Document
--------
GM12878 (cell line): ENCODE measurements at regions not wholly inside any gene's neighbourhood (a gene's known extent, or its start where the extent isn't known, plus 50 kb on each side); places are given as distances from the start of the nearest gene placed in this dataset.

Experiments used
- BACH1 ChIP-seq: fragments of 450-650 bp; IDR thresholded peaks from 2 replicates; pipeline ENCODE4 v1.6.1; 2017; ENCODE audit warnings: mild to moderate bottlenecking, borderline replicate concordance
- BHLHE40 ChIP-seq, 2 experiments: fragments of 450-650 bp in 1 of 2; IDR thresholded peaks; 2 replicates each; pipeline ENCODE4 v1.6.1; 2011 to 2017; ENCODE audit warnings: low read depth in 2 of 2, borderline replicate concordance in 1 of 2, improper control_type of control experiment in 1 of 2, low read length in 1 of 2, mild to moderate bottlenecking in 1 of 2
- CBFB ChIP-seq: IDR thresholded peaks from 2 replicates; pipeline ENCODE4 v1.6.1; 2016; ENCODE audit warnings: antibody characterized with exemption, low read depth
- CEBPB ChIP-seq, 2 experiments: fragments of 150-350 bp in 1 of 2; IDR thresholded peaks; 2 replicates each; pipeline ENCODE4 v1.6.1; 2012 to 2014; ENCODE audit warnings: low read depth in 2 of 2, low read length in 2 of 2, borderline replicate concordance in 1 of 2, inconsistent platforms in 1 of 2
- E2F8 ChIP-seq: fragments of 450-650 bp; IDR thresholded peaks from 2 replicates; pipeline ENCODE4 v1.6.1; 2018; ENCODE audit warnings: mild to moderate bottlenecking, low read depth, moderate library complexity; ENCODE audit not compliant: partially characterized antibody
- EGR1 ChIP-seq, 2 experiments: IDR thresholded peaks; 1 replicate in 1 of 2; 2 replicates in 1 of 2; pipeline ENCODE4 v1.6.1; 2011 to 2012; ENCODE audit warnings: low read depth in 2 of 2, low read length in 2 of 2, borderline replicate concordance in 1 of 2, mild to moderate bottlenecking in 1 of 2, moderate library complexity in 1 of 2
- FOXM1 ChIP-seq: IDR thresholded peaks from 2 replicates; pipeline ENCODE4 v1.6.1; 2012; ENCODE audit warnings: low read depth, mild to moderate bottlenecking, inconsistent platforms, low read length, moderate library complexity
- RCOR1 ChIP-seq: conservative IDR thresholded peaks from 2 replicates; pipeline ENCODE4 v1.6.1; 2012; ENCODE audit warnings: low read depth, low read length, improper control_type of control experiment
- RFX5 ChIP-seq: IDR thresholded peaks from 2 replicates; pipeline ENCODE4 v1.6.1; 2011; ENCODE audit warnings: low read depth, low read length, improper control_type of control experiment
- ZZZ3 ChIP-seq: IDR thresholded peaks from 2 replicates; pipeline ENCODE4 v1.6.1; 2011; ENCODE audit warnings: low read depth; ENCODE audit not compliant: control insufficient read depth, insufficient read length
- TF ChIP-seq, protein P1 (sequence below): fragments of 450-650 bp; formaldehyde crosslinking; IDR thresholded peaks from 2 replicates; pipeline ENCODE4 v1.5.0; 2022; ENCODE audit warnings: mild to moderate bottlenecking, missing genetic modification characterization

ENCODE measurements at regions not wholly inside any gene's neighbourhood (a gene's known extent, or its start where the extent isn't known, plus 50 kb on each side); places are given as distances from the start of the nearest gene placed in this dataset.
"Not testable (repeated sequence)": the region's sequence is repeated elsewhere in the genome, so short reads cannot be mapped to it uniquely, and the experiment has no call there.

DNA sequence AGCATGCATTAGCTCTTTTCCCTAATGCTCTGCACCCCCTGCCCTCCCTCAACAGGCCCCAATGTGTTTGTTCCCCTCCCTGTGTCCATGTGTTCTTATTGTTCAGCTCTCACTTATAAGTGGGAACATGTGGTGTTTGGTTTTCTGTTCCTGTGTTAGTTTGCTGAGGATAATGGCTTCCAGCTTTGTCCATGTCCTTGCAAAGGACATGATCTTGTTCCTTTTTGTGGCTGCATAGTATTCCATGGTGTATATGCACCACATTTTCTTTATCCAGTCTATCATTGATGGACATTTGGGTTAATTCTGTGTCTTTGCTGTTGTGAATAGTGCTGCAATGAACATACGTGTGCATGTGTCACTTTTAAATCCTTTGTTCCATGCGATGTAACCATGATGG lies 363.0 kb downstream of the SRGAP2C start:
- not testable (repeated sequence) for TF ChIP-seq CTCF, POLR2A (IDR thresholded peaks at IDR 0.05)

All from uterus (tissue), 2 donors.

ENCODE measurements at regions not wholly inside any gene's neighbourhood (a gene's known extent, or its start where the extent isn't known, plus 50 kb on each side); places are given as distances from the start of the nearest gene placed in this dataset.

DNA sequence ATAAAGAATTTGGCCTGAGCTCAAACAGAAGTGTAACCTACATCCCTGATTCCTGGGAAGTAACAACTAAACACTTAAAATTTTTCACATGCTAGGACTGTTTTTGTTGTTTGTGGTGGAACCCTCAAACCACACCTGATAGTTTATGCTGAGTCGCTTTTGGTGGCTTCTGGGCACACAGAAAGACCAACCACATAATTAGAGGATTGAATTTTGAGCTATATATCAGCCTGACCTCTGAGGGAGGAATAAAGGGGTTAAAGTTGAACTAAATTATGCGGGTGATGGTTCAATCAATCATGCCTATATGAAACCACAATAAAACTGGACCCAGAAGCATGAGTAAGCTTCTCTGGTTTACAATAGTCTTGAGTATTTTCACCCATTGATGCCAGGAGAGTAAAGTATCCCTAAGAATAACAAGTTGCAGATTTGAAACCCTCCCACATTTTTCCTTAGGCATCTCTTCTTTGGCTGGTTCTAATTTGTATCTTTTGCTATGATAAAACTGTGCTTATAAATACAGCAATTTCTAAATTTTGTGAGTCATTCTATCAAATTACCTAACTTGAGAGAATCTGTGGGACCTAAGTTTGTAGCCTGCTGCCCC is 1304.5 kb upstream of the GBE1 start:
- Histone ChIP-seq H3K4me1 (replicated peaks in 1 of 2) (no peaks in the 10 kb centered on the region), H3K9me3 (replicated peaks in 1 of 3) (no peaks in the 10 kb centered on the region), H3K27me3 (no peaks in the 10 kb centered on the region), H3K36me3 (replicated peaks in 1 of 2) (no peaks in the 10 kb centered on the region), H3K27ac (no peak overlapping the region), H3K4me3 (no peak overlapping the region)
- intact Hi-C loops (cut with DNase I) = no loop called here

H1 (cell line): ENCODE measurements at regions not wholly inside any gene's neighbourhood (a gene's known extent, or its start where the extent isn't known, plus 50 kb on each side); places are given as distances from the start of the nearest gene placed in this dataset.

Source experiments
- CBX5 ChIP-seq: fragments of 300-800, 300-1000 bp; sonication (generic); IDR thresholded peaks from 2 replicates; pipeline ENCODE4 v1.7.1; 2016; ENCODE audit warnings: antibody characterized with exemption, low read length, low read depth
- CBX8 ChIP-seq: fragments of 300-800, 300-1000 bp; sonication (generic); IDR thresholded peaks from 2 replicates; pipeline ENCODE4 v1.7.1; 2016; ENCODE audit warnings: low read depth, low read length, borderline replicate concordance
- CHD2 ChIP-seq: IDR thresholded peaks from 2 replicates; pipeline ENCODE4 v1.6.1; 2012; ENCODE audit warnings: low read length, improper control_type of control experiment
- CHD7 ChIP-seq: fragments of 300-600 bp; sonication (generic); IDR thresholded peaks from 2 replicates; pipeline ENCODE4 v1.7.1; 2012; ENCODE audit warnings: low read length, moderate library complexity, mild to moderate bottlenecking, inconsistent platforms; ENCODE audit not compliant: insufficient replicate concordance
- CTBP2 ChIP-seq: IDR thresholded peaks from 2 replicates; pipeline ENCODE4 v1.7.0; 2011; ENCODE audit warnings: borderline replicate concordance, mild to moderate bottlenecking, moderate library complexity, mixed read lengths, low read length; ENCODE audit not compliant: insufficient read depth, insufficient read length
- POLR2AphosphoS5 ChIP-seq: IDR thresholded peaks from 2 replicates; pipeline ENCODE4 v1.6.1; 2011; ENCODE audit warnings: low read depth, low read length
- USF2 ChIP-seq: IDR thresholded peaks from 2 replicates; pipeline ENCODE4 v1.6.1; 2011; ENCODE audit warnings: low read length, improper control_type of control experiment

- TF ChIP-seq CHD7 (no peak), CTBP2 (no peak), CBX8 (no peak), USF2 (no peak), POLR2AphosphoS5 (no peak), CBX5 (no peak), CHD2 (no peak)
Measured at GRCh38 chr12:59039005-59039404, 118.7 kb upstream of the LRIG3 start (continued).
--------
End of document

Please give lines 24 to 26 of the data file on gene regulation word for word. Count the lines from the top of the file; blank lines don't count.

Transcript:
Source experiments
- CBX5 ChIP-seq: fragments of 300-800, 300-1000 bp; sonication (generic); IDR thresholded peaks from 2 replicates; pipeline ENCODE4 v1.7.1; 2016; ENCODE audit warnings: antibody characterized with exemption, low read length, low read depth
- CBX8 ChIP-seq: fragments of 300-800, 300-1000 bp; sonication (generic); IDR thresholded peaks from 2 replicates; pipeline ENCODE4 v1.7.1; 2016; ENCODE audit warnings: low read depth, low read length, borderline replicate concordance